San Francisco was a new mint in 1854 and started minting dimes in 1856. By the time the Stars Obverse type was ended, the mint struck only 330,000 dimes. Representing the lowest number as a variety these are sought by collectors. Mintmark "S" is within the wreath.
Just under 50 million dimes were struck by the Philadelphia mint. The main mint contributed by far the largest number of Stars Obverse Seated dimes. Many are available to collectors and values are affordable to collect in circulated grades.
Philadelphia did not use a mintmark to identify production. Dimes without a mintmark were struck at Philadelphia.
The longest running design variety of the Seated dime series they are the type likely encountered. Values are similar as earlier types with a few scarce and rare dates within the type.
Biggest change to the obverse is replacing the stars with the legend from the reverse. Liberty remains unchanged. On the reverse a wreath of oak and corn now fills the area to the rim. One Dime is within the wreath.
New Orleans Mint
New Orleans struck a few 1860 dimes and just over 4.5 million 1891 dimes. A limited amount of production, placing these as the fewest of the mintmark variety. Just under the wreath is an "O" mintmark to identify the mint.
San Francisco Mint
San Francisco continued striking dimes and added 37 million of the Legend Obverse type over the years. Notable is 1885 a scarce low production year. An "S" mintmark under the bow of the wreath identifies the San Francisco mint.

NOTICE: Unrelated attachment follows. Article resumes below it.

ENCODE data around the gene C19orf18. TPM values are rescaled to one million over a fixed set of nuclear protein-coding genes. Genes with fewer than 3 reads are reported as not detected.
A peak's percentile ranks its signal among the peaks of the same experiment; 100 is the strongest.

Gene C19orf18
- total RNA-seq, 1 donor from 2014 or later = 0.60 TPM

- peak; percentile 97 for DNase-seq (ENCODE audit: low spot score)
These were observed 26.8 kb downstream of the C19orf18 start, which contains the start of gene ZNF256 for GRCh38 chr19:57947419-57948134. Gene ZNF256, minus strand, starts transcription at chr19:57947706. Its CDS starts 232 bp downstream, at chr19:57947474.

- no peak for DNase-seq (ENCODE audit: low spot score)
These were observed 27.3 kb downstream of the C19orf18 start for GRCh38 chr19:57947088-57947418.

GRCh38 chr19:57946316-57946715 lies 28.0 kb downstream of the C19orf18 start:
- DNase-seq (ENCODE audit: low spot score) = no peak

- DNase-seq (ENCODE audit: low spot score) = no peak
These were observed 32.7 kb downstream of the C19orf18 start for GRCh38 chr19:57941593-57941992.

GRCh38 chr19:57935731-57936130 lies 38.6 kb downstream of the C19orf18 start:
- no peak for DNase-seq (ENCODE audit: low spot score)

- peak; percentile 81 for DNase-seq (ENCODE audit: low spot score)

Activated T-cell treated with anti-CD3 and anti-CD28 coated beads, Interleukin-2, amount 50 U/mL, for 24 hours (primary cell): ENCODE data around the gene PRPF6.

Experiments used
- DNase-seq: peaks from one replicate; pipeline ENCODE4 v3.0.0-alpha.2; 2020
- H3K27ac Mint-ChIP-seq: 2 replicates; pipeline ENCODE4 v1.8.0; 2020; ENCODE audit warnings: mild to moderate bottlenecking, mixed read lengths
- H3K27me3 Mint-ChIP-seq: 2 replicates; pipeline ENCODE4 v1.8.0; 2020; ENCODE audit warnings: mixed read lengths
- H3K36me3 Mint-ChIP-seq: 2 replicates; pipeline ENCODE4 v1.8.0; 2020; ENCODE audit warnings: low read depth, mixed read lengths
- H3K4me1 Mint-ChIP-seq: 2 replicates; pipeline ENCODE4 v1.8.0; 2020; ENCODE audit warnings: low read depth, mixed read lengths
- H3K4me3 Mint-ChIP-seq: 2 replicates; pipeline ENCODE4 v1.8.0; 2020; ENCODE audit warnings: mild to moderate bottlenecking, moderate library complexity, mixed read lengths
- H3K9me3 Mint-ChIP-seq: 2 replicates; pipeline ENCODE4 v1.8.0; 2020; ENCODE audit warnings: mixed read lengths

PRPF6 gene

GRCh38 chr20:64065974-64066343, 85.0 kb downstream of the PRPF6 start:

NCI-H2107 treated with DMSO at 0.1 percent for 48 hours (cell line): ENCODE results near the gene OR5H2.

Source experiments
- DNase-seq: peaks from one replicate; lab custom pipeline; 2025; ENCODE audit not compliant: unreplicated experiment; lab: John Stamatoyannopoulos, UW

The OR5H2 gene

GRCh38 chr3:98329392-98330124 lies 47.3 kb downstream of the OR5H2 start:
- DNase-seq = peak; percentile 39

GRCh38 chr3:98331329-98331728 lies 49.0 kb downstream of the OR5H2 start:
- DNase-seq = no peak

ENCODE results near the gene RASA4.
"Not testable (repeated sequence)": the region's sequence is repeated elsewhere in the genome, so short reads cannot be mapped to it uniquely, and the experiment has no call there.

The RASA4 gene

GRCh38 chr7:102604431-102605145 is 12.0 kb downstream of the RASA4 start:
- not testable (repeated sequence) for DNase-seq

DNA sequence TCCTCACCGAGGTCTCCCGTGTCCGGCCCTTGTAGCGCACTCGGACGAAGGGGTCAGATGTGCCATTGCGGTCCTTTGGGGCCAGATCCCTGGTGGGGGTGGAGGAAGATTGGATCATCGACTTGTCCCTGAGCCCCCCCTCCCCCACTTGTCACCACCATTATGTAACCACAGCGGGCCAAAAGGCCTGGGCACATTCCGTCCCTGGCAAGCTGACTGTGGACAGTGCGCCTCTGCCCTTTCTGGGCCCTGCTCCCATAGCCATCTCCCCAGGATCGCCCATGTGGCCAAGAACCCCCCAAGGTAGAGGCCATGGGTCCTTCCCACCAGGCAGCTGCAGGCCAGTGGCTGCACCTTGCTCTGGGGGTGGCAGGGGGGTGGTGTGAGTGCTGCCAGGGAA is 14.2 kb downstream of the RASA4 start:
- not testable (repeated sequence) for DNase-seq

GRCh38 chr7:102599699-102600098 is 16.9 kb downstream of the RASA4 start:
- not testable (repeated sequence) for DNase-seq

Carson City Mint
A popular favorite with collectors, all Carson City dimes are sought. Carson City struck dimes from 1871 to 1878 a short time with moderate numbers. Find the "CC" mintmark under the wreath.
Philadelphia continued placing the majority of dimes into circulation. Almost 119 million Legend Obverse dimes were struck by Philadelphia. Ample production most years. Interestingly, Philadelphia is noted as having the lowest variety of the entire series, 1867 just over 6 and one half thousand. A very scarce dime.
Seated dimes without a mintmark confirms a Philadelphia struck dime.
Often Seated Dimes value increases dramatically when found in very nice condition. True, dealers and collectors are all searching for rare dates but they also keep an eye on the condition. You stand a better chance of finding a high "Grade" coin than a rare date.
Compare your coins to the grading images below and find the closest match. Focus your attention on the shield. The word LIBERTY with all the letters visible, places the coin in "Fine" or better condition. Less than the entire letters in LIBERTY showing and your dime drops into "Good" condition and a lower value.
Obverse: Features Identifying Mint State Grade: Defining a true mint state grade is absence of wear on any surface of the coin. High points of design are identified and examined to confirm this highly collectible condition Seated dime.
Liberty's front, from neck line to waist remains without any smoothing to the metal. Luster - the shine - is a fine texture. Any removal of luster leaves a dullness to the surface.
Inspect both knees, looking for any signs of change in texture to the metal. A similar color and shine is found covering the knees and surrounding areas.
Liberty's left forearm is a high spot on the design. It remains without any wear from the wrist to elbow.